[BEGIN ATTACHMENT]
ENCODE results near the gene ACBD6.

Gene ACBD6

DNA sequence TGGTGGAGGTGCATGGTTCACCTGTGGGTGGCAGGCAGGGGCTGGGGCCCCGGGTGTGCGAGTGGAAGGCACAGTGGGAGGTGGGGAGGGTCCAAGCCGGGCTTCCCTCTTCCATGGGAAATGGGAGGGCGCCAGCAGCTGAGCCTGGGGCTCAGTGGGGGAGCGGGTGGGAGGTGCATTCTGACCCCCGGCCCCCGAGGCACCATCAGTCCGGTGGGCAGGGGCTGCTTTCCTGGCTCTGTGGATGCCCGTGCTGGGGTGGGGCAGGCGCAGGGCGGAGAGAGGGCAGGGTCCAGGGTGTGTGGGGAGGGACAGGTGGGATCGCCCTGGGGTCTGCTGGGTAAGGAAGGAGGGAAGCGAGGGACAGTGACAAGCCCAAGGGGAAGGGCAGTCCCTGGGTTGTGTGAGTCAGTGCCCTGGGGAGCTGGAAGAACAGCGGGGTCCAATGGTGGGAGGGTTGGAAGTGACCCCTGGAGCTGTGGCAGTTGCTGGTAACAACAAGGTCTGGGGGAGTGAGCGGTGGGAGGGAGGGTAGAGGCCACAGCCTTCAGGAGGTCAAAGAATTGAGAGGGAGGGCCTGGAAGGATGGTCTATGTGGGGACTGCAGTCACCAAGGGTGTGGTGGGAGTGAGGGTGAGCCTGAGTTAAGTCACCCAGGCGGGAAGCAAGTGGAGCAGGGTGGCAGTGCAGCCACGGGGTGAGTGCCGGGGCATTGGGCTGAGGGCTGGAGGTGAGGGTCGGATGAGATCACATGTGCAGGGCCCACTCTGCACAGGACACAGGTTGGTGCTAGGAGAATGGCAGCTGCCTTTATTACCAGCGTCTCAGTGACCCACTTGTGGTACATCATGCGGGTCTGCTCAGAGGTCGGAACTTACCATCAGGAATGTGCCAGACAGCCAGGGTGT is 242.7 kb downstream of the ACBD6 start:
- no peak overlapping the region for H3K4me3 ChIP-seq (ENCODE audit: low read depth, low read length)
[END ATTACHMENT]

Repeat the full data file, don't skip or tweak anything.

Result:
ENCODE results near the gene ACBD6.

Gene ACBD6

DNA sequence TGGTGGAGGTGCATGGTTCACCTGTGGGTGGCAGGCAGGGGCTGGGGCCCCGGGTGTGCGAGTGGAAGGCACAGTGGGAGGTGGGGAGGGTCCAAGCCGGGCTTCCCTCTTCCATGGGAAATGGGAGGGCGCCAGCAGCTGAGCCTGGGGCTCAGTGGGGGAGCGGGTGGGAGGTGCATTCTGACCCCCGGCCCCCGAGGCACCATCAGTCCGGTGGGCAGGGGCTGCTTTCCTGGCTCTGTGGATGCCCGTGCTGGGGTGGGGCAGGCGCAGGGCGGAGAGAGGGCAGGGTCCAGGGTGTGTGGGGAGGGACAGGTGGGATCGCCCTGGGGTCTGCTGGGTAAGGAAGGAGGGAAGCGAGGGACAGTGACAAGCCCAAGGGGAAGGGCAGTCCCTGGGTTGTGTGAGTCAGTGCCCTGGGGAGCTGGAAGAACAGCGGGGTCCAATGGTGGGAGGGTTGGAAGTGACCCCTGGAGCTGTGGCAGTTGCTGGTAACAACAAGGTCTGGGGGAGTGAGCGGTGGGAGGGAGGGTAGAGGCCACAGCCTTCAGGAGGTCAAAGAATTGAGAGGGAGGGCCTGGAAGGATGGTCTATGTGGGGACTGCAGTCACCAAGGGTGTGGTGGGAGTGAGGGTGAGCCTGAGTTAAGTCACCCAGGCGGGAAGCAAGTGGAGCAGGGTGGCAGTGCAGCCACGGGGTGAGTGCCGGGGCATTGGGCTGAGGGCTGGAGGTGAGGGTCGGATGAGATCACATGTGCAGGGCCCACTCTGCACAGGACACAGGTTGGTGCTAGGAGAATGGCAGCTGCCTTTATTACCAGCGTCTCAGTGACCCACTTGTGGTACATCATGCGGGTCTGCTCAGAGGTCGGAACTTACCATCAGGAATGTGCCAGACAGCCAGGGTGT is 242.7 kb downstream of the ACBD6 start:
- no peak overlapping the region for H3K4me3 ChIP-seq (ENCODE audit: low read depth, low read length)